Key issues: Internet gambling (exemption for fantasy sports contests), Sports Agent Responsibility and Trust Act (SPARTA), Amateur Sports Integrity Act. SPARTA, which has passed the House, sets a code of conduct for agents. The Amateur Sports Integrity Act would research performance-enhancing drugs and prevent gambling on amateur sports.



Lobbyists: Frank Donatelli, Barnaby Harkins
Firm: McGuire Woods Consulting
Lobbying expenditure: $80,000

Lobbyist: Philip Hochberg
Firm: Piper Rudnick
Lobbying expenditure: Less than $10,000

Key issues: Renewal of the Satellite Home Viewer Improvement Act, which expires in 2004. The reauthorization contains a number of important questions for the NBA including the renegotiation of how much satellite providers like DirecTV must pay for the right to carry such local channels as WGN, which televises numerous Chicago Bulls games.



Lobbyist: Philip Hochberg
Firm: Piper Rudnick
Lobbying expenditure: $20,000

Lobbyist: Frank Donatelli
Firm: McGuire Woods Consulting
Lobbying expenditure: Less than $10,000

Key issues: Performance-enhancing drugs; preventing efforts by cable systems to group sports programming into special tiers

PGA Tour


Lobbyist: David Gilliland
Firm: Holland & Knight
Lobbying expenditure: $80,000

Lobbyists: Evan Migdail, Philip Hochberg
Firm: Piper Rudnick
Lobbying expenditure: $60,000

Key issues: The PGA Tour's lobbyists won a major victory in the year-end omnibus spending bill when $2 million in funding was approved for The First Tee program. The program, based in St. Augustine, Fla., gives underprivileged children throughout the country access to the sport.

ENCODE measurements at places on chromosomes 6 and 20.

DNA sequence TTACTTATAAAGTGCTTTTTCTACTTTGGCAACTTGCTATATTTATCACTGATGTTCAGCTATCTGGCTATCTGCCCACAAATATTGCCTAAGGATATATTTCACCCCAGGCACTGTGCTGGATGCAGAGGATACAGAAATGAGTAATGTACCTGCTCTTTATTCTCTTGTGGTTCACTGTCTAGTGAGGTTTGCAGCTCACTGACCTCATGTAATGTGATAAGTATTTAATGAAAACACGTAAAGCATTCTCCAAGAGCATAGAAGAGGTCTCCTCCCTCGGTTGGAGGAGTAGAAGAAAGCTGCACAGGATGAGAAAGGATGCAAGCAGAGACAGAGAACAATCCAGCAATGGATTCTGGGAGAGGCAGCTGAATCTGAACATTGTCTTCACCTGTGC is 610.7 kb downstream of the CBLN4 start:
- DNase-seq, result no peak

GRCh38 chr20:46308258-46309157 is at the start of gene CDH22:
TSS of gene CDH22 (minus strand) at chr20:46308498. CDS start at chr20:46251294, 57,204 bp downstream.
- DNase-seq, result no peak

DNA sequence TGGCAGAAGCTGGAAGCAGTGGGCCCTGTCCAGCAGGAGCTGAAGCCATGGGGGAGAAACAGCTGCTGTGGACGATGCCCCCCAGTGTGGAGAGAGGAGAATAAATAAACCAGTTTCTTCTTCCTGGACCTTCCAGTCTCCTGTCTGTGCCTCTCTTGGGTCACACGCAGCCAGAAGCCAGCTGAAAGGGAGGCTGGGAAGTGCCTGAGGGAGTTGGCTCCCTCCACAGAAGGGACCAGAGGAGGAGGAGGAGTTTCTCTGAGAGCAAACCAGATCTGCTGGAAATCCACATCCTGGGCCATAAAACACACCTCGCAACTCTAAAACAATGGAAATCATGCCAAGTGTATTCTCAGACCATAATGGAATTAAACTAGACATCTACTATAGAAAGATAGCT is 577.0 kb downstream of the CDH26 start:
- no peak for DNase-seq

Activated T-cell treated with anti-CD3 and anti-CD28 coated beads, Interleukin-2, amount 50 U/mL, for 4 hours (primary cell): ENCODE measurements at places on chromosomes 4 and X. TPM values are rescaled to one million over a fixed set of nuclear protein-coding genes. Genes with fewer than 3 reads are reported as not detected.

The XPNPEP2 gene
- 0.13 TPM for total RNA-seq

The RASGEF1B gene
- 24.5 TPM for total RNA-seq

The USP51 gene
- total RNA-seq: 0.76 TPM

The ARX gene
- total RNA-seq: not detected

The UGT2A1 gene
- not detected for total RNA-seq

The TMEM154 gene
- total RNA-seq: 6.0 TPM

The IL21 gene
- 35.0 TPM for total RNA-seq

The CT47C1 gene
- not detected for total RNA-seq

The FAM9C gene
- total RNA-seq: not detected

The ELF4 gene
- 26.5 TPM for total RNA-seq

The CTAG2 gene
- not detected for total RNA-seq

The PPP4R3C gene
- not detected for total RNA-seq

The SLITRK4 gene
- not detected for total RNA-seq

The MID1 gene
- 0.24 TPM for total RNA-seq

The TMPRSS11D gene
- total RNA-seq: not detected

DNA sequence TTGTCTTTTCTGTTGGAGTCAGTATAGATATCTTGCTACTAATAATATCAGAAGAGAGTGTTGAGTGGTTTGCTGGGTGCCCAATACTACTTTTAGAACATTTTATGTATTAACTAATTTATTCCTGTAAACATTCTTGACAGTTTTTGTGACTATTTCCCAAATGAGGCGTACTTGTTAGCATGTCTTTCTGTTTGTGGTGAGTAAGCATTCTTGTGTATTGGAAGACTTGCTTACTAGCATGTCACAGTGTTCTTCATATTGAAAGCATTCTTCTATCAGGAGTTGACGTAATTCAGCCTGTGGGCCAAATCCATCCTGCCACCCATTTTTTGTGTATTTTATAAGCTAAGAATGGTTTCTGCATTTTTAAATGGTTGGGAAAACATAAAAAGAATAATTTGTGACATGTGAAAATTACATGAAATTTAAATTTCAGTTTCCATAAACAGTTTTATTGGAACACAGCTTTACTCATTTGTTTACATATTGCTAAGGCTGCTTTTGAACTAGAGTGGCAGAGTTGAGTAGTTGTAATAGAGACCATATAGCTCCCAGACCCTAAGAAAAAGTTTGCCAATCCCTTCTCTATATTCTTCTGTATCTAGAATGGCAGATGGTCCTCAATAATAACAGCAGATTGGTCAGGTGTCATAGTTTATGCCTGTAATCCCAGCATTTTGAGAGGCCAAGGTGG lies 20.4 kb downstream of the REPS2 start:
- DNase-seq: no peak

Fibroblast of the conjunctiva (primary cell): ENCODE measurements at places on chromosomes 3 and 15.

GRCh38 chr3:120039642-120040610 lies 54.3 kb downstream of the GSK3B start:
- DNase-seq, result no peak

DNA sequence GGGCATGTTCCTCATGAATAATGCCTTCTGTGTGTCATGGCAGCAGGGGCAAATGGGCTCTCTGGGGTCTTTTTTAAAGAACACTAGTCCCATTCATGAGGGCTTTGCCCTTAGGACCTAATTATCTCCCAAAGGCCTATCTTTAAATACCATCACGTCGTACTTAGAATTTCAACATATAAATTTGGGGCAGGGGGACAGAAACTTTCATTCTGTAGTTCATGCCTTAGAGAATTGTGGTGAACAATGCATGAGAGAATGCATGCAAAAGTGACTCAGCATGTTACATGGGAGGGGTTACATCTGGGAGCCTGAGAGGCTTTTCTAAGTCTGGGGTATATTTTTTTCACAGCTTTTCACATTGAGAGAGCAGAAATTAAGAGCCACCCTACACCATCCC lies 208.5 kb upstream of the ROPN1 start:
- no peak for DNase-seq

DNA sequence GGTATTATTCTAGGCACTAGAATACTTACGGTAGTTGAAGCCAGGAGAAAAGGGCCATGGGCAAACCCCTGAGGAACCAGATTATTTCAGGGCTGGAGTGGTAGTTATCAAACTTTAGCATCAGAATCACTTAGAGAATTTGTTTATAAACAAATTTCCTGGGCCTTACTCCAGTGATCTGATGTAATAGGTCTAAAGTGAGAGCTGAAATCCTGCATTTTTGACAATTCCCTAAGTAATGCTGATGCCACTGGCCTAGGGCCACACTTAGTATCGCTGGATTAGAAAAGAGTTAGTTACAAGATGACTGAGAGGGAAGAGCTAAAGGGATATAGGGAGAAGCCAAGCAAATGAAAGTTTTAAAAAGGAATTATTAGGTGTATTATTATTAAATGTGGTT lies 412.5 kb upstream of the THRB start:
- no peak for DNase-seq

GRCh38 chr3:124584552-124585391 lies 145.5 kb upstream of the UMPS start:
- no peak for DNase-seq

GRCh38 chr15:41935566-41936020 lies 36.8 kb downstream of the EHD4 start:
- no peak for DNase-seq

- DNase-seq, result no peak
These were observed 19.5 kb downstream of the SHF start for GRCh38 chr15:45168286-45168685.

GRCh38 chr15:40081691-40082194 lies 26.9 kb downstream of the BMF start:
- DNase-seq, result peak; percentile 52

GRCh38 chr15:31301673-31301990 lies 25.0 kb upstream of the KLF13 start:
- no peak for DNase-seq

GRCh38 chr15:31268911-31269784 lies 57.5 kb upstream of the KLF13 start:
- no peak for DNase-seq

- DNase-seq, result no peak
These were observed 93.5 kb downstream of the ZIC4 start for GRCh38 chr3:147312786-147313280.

The PGA Tour — along with other sports organizations — is eyeing a potential legislative push on database privacy. The professional sports world argues that the statistics produced by games and tournaments rightfully belong to the organization that stages the event. Currently, game statistics are considered public record and therefore can be used for any purposes, up to and including fantasy sports, free of charge.


Lobbyist: Abe Frank
Organization: In-house
Lobbying expenditure: $60,000

Key issues: Sports Agent Responsibility and Trust Act; Amateur Sports Integrity Act; Internet gambling

Division I-A Athletic Directors

Lobbyist: Philip Hochberg
Firm: Piper Rudnick
Lobbying expenditure: $20,000

Key issues: Stadium overflight

U.S. Olympic Committee


Lobbyist: Lance Bultena
Firm: Hogan & Hartson
Lobbying expenditure: $80,000

Lobbyists: Ann Cody, David Gogol, Dena Morris, Margaret Walker
Firm: B&D Sagamore
Lobbying expenditure: $60,000

Lobbyist: Stephen Bull
Firm: In-house
Lobbying expenditure: Not disclosed

Key issues: Legislation regarding the structure and purpose of the U.S. Olympic Committee; federal support for disability sports

American Horse Council


Lobbyist: Tad Davis
Firm: Davis & Harman
Lobbying expenditure: $50,000

Lobbyist: Jay Hickey
Firm: In-house
Lobbying expenditure: $40,000

Key issues: This umbrella organization, representing the American Quarterhorse, the National Thoroughbred Racing Association and The Jockey Club among other groups, is fighting attempts to ban gambling over the Internet. Roughly 75 percent of horse race betting is done away from the track hosting the event.

National Thoroughbred Racing Association

Lobbyists: Michael Henry, Greg Means
Firm: Alpine Group
Lobbying expenditure: $60,000

Lobbyist: Janis McClintock
Firm: Davis & Harman
Lobbying expenditure: $40,000

Key issues: Internet gambling; tax issues affecting thoroughbred racing, breeding and operations; international thoroughbred wagering

Note: Lobbying expenditures are from Jan. 1 to June 30, 2003, and are taken from federal lobbying disclosure reports.

Compiled by Chris Cillizza, a writer in Washington, D.C.